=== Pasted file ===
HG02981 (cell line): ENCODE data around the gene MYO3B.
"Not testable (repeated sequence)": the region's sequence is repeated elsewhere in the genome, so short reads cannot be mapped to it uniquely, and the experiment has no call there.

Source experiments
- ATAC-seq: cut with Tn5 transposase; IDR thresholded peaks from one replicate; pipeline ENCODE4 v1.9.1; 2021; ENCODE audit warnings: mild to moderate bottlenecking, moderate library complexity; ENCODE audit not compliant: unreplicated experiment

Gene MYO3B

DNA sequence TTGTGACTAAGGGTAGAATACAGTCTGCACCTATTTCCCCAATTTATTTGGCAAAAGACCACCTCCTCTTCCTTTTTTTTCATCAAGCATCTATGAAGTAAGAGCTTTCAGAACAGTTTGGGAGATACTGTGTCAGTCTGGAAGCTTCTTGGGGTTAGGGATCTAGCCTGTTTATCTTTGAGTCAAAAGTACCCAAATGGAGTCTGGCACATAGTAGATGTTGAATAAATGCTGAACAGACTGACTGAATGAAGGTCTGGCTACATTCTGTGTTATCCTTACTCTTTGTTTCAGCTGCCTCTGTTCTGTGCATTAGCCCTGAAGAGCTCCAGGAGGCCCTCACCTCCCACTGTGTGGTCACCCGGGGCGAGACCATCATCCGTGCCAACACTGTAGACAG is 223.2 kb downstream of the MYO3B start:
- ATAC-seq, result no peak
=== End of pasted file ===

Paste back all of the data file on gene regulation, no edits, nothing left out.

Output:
HG02981 (cell line): ENCODE data around the gene MYO3B.
"Not testable (repeated sequence)": the region's sequence is repeated elsewhere in the genome, so short reads cannot be mapped to it uniquely, and the experiment has no call there.

Source experiments
- ATAC-seq: cut with Tn5 transposase; IDR thresholded peaks from one replicate; pipeline ENCODE4 v1.9.1; 2021; ENCODE audit warnings: mild to moderate bottlenecking, moderate library complexity; ENCODE audit not compliant: unreplicated experiment

Gene MYO3B

DNA sequence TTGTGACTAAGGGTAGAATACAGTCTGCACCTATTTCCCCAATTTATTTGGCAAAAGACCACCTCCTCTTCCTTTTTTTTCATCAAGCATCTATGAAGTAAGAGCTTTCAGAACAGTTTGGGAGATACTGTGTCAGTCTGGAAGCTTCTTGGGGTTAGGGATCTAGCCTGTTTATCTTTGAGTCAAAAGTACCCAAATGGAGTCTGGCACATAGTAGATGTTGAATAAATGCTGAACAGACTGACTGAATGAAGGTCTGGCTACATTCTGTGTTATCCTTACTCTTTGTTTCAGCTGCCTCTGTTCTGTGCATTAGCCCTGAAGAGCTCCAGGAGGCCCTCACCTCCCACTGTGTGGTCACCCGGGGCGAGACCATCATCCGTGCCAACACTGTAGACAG is 223.2 kb downstream of the MYO3B start:
- ATAC-seq, result no peak